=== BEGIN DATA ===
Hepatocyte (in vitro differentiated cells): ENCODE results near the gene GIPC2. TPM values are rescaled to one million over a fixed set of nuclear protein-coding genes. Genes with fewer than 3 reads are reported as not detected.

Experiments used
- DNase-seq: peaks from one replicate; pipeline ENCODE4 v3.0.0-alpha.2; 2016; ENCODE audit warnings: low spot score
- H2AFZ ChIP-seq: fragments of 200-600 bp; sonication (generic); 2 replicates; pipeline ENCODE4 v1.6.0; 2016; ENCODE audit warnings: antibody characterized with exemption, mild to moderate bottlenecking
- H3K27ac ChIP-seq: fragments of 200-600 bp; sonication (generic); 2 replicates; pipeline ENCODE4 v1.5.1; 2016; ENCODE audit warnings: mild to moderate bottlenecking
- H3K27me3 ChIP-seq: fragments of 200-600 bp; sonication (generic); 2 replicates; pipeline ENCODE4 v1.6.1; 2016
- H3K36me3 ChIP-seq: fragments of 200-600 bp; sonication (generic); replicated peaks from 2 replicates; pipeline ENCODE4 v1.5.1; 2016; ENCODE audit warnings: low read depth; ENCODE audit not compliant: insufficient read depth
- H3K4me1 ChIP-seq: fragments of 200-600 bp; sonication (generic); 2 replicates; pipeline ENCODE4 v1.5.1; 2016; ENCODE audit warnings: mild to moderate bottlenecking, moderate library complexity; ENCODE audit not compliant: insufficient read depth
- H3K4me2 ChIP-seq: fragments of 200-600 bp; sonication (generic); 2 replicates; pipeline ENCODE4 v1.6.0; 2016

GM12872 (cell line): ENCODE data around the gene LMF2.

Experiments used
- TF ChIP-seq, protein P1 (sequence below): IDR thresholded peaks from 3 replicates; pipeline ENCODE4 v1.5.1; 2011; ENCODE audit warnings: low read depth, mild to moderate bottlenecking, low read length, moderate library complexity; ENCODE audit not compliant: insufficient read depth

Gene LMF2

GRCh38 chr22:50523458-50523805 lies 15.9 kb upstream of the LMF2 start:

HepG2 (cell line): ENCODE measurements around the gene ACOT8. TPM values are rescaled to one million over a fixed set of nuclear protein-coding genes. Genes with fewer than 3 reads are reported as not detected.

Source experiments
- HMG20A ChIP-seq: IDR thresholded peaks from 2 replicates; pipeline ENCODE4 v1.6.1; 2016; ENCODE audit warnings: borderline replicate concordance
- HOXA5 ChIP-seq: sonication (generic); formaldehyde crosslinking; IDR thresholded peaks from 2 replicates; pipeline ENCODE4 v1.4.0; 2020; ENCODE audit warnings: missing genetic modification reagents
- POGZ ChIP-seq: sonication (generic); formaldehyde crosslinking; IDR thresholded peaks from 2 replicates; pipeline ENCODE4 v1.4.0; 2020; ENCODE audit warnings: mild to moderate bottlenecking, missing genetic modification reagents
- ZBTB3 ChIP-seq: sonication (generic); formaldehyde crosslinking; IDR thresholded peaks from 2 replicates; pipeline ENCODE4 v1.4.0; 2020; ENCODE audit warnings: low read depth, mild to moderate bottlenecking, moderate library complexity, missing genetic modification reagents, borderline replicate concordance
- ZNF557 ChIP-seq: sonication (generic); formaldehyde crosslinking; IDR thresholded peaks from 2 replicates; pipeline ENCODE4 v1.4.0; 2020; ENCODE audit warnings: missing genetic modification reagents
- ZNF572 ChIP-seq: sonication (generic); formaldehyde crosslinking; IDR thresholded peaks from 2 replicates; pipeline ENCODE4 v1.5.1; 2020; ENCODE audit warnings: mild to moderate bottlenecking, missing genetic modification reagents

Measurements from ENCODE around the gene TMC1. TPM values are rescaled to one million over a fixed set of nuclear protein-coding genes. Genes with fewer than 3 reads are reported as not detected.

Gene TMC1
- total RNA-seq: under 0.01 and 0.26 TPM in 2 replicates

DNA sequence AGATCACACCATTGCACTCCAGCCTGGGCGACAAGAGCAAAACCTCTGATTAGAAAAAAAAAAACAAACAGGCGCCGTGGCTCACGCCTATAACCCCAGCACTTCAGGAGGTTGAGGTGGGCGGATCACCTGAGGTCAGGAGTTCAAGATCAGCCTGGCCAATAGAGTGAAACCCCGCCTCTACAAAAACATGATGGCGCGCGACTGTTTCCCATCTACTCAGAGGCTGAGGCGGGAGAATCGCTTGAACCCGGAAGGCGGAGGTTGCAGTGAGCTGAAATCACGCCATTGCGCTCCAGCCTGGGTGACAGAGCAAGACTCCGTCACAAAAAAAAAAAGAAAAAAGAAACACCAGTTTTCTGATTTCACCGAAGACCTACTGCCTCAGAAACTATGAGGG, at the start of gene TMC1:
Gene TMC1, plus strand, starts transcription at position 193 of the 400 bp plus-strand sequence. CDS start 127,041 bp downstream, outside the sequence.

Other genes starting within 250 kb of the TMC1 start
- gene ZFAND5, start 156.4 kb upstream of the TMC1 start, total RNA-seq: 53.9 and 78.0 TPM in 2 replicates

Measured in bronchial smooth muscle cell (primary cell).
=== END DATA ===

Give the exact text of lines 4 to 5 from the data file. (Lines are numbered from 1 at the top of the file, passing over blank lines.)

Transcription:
- H2AFZ ChIP-seq: fragments of 200-600 bp; sonication (generic); 2 replicates; pipeline ENCODE4 v1.6.0; 2016; ENCODE audit warnings: antibody characterized with exemption, mild to moderate bottlenecking
- H3K27ac ChIP-seq: fragments of 200-600 bp; sonication (generic); 2 replicates; pipeline ENCODE4 v1.5.1; 2016; ENCODE audit warnings: mild to moderate bottlenecking